Our business helps companies monitor their online reviews — so improving local search is a big part of the value we offer major brands. This has led me to ask some questions about how local search really works, namely:
- How exactly do consumers use local search services to find and assess businesses?
- What kind of impact does your local search presence have on users’ path to purchase?
- How many businesses are actually optimized for local SEO.
To answer these questions, my company surveyed 350 consumers and 500 businesses about local search. Here’s what we found in the 2017 Local Search Report by ReviewTrackers.
58% of SMBs don’t even optimize for local search.
According to the report, more than half of small businesses currently do not have a local SEO plan in place, even though 31 percent would like to. Only 10 percent say that they have hired someone to help improve their local search rankings, while 20 percent have applied a DIY approach to local SEO.
If you are looking to strengthen your brand presence online but haven’t yet developed a local search strategy, the time to do so is now. Higher local search rankings have always been correlated with greater traffic and more in-store visits, which then result in better sales and increased revenue.
14% of local searches occur when a user is looking for a place to visit immediately.
Survey findings show that approximately 1 in 7 local searches carries a specific user intent: to find a business to visit immediately.
This highlights a tremendous opportunity for businesses and marketers to cater to a relevant, targeted audience that’s ready to make a purchase. Capitalize on this opportunity: put yourself in front of these want-it-now consumers by claiming your listing via Google My Business and applying best practices in local SEO.
It also means there’s a demographic difference in local searchers.
Our data tells us that millennials are twice as likely to be searching with the intent of visiting a local business immediately.
57% of local searches happen on mobile devices.
This is something probably every person who owns a phone or tablet can relate to. When hunger pangs strike and you’re craving sushi at 3 AM, a mobile browser like Chrome or Safari is your best friend.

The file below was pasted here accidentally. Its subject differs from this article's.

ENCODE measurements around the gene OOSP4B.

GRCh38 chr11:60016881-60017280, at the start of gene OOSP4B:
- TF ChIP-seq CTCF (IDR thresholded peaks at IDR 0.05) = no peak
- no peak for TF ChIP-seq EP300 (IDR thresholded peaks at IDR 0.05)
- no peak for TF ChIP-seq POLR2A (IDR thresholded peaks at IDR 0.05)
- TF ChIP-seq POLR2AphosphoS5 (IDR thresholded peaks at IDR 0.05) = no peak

According to ReviewTrackers’ report, majority of local searches happens on a mobile device. 39 percent use a browser like Chrome or Safari, while 10 percent use a map-based mobile app.
These figures once again reinforce the need to ensure the correctness of and consistency in your submitted NAP (Name, Address, and Phone number) and location information. Regardless of whether they’re examining their options, calling to make reservations, or looking for directions, you have to make it easier for local searchers to find your business.
Local searchers care about photos, your reviews on Google, and your search ranking — in that order.
In the eyes of today’s consumers, a search result with high-quality profile photos, positive reviews on Google, and a high ranking on search engine results pages (SERP) is far more attractive than one that doesn’t have photos, has negative reviews, and has poor visibility on search.
Clearly this is all just common sense, but the survey findings do provide a better idea of what users are specifically looking for — and care about — when performing a local search.
It turns out that your pictures, reviews, and search ranking are powerful differentiators in local search. 24 percent agree that high-quality profile photos are one of the most important factors when looking for a business. 21 percent place their trust on customer reviews of the business on Google, and for another 21 percent, SERP position is one of the foremost trust signals in local search results.
With reviews, remember that bad reviews aren't necessarily bad. If you do have negative reviews, consumers want to see that you're responding to them — and that you have a healthy share of positive reviews as well.
Make no mistake: your opportunity is in local.
From a business perspective, these findings serve as one of the latest demonstrations of the ways local search can bring in low-funnel traffic from key, ready-to-buy demographics. To drive conversions, businesses must work on improving local search rankings on Google, as well as develop a strategy for optimizing their local search and mobile presence, securing more (and better) reviews, and creating user experiences that inspire in-store visits and sales.
The 2017 ReviewTrackers Local Search Survey features the responses of a U.S.-based consumer panel to a 39-item, two-part survey distributed in January 2017. You can read the rest of the findings here.